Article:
Like some other wrongfully convicted exonerees who refused early release because of their integrity, Wagstaffe declined to accept release on parole or probation rather than admit that he had anything to do with the crime. For the time being, he remains in state prison.

Considering the growing number of conviction reversals and exonerations throughout the United States, the “act of grace” that parole boards function as, needs to consider the possibility of false convictions and allow parolees the ability to pursue their claims of innocence after they are released without penalty.

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Former Police Captain Exonerated After 15 Years in Ohio Prison

Alejandra de la Fuente — January 30, 2013 @ 10:33 AM — Comments (0)

Persons who have been wrongfully convicted often speak of what kept them going while incarcerated. Some find hope through music, their families, or higher powers. For Douglas Prade, it was a diary. In it contained the names of all the students who worked on his case during the past ten years. Every year he would add new names and cross out previous ones, giving him hope that one day he would be a free man.

After many years of appeals and applications for post-conviction DNA, Prade was declared innocent and walked out court a free man on January 29, 2013 for the murder of his wife. Congratulations to all involved. The Ohio Innocence Project worked feverishly for years in order to produce a compelling case with DNA results against the State of Ohio for his wrongful conviction.

Margo Prade was a highly respected doctor and Doug Prade was a police captain awaiting a promotion to become Akron, Ohio’s newest police chief.

In November of 1997, Dr. Margo Prade was found fatally shot in her car outside her medical facility in Akron. Testimony from two eyewitnesses that placed him at the scene of the crime as well as a forensic dentist claiming the bite mark on Margo’s jacket belonged to Doug, left him with little hope.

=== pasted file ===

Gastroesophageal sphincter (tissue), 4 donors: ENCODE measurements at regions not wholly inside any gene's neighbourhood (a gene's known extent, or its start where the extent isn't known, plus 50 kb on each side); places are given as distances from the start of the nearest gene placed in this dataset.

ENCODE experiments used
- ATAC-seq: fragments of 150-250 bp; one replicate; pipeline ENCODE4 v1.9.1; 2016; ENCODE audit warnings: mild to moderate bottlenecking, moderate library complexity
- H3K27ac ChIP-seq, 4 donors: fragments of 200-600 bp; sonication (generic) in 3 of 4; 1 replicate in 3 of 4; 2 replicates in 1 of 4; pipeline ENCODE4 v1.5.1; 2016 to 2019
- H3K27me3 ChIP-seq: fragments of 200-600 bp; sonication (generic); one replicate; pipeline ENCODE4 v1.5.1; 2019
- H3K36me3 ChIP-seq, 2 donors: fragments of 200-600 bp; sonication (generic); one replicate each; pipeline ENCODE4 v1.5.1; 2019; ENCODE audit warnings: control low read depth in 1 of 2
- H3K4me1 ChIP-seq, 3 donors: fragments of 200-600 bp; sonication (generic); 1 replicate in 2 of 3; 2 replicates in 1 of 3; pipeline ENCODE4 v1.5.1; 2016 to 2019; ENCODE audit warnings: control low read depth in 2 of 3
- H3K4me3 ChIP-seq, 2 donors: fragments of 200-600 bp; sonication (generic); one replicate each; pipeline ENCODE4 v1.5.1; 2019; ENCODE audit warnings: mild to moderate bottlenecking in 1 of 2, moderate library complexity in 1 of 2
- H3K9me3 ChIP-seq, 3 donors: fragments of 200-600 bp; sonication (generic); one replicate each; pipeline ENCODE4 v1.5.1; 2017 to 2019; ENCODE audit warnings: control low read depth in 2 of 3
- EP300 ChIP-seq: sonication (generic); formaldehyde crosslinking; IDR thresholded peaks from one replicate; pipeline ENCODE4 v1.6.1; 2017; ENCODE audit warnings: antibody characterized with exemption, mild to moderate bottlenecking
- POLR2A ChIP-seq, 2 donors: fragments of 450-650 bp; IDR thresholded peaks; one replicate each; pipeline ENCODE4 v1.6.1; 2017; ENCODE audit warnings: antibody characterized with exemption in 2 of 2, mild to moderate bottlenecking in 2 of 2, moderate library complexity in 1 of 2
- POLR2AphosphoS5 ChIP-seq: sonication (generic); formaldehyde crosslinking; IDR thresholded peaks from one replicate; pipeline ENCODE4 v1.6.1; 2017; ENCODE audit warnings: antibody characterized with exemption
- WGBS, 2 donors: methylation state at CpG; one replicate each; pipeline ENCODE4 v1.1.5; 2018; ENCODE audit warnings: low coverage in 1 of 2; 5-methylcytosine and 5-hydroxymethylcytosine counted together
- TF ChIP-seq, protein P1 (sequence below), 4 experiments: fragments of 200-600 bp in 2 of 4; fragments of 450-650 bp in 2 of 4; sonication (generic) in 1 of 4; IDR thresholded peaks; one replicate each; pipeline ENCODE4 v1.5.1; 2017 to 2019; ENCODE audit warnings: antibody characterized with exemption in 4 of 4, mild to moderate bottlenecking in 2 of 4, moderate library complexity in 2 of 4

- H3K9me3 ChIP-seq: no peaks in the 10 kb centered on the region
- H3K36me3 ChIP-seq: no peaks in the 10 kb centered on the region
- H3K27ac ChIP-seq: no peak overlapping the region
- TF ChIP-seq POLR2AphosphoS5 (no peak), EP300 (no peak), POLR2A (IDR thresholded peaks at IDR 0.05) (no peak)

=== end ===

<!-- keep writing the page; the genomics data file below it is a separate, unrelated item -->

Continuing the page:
In 1998, Judge Mary Spicer sentenced Douglas to a life in prison for aggravated murder.

As one of the largest high profile murder cases in Ohio, Douglas Prade maintained his innocence. Douglas filed multiple applications for post-conviction DNA testing. In 2010, testing was granted; the Court declared new methods had arose which had invalidated previous DNA testing done in the murder case. After expert testimony and questioning was completed, Judge Judy Hunter claimed, “the evidence was clear and convincing.” The DNA testing performed on the sleeve of Margo’s lab coat eliminated the possibility of Douglas as the victim’s killer. In that moment, the Court overturned his convictions and was ordered to be released from prison.

Congratulations to Douglas Prade and to the Ohio Innocence Project as their hard work and dedication made this exoneration possible.

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Preserved DNA exonerates after 34 years

Alejandra de la Fuente — May 30, 2012 @ 11:05 AM — Comments (0)

Exoneration in Virginia expedited by high court

Bennett Barbour becomes the most recent case of an exoneration thanks to the good file-keeping of DNA evidence from cases before testing existed (1973-1988) by forensic scientist Mary Jane Burton . Barbour was convicted in 1978 and will likely seek compensation for his 4.5 years of time served–he got out on parole in 1983. The high court granted an immediate writ of actual innocence, only the third time this has ever been done. Another convicted rapist, James Moses Glass Jr., who served out another rape sentence by 2009 will go to trial soon, as the DNA was linked to him instead.

Hopefully it does not take a picture-perfect exoneration like this one, in that a new suspect was identified, to get the high court to treat wrongful convictions with equal severity. As a preventative measure, more weight does need to be given to witness misidentification. One of Barbour’s attorney’s, Deidre Enright, said “there will be other men and women wrongfully convicted in Virginia based on incorrect eyewitness identifications, and DNA will not always be present to exonerate them.”

More on this story here.

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Supreme Court Says Eyewitness Evidence Requires No Special Caution

Alejandra de la Fuente — January 12, 2012 @ 6:20 PM — Comments (1)

On Wednesday the U.S. Supreme Court ruled that eyewitness evidence requires no extra cautions or inquiry to make it admissible. Justice Ruth Bader Ginsburg wrote the majority opinion of the Court and in the decision said that there is no reason to treat eyewitness identification as any different from other potentially flawed evidence. The opinion states, only when “there is ‘a very substantial likelihood of irreparable misidentification,’ Simmons v. United States, 390 U. S. 377, 384 (1968), the judge must disallow presentation of the evidence at trial.”